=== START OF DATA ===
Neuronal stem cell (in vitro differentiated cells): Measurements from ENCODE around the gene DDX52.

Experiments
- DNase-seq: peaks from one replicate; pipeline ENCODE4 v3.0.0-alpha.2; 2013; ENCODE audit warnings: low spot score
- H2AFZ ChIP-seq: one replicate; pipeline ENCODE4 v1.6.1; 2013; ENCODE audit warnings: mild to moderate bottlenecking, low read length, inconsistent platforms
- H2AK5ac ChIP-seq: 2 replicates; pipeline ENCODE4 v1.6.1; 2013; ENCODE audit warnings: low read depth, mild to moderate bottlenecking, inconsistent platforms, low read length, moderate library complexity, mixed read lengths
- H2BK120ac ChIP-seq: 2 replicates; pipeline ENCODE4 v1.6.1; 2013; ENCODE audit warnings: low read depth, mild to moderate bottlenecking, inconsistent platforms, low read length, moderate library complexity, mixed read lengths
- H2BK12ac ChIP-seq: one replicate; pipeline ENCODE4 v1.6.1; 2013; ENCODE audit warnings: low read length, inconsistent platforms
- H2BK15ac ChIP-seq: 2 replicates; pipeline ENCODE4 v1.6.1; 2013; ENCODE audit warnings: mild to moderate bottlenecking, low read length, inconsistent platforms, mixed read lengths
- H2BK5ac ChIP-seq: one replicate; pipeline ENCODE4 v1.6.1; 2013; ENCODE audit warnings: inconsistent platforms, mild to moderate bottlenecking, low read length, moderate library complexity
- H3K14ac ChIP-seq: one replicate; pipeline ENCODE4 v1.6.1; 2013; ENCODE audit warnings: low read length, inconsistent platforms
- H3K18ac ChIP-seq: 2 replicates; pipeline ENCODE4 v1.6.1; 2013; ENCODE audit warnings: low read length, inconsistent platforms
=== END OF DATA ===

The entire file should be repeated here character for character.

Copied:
Neuronal stem cell (in vitro differentiated cells): Measurements from ENCODE around the gene DDX52.

Experiments
- DNase-seq: peaks from one replicate; pipeline ENCODE4 v3.0.0-alpha.2; 2013; ENCODE audit warnings: low spot score
- H2AFZ ChIP-seq: one replicate; pipeline ENCODE4 v1.6.1; 2013; ENCODE audit warnings: mild to moderate bottlenecking, low read length, inconsistent platforms
- H2AK5ac ChIP-seq: 2 replicates; pipeline ENCODE4 v1.6.1; 2013; ENCODE audit warnings: low read depth, mild to moderate bottlenecking, inconsistent platforms, low read length, moderate library complexity, mixed read lengths
- H2BK120ac ChIP-seq: 2 replicates; pipeline ENCODE4 v1.6.1; 2013; ENCODE audit warnings: low read depth, mild to moderate bottlenecking, inconsistent platforms, low read length, moderate library complexity, mixed read lengths
- H2BK12ac ChIP-seq: one replicate; pipeline ENCODE4 v1.6.1; 2013; ENCODE audit warnings: low read length, inconsistent platforms
- H2BK15ac ChIP-seq: 2 replicates; pipeline ENCODE4 v1.6.1; 2013; ENCODE audit warnings: mild to moderate bottlenecking, low read length, inconsistent platforms, mixed read lengths
- H2BK5ac ChIP-seq: one replicate; pipeline ENCODE4 v1.6.1; 2013; ENCODE audit warnings: inconsistent platforms, mild to moderate bottlenecking, low read length, moderate library complexity
- H3K14ac ChIP-seq: one replicate; pipeline ENCODE4 v1.6.1; 2013; ENCODE audit warnings: low read length, inconsistent platforms
- H3K18ac ChIP-seq: 2 replicates; pipeline ENCODE4 v1.6.1; 2013; ENCODE audit warnings: low read length, inconsistent platforms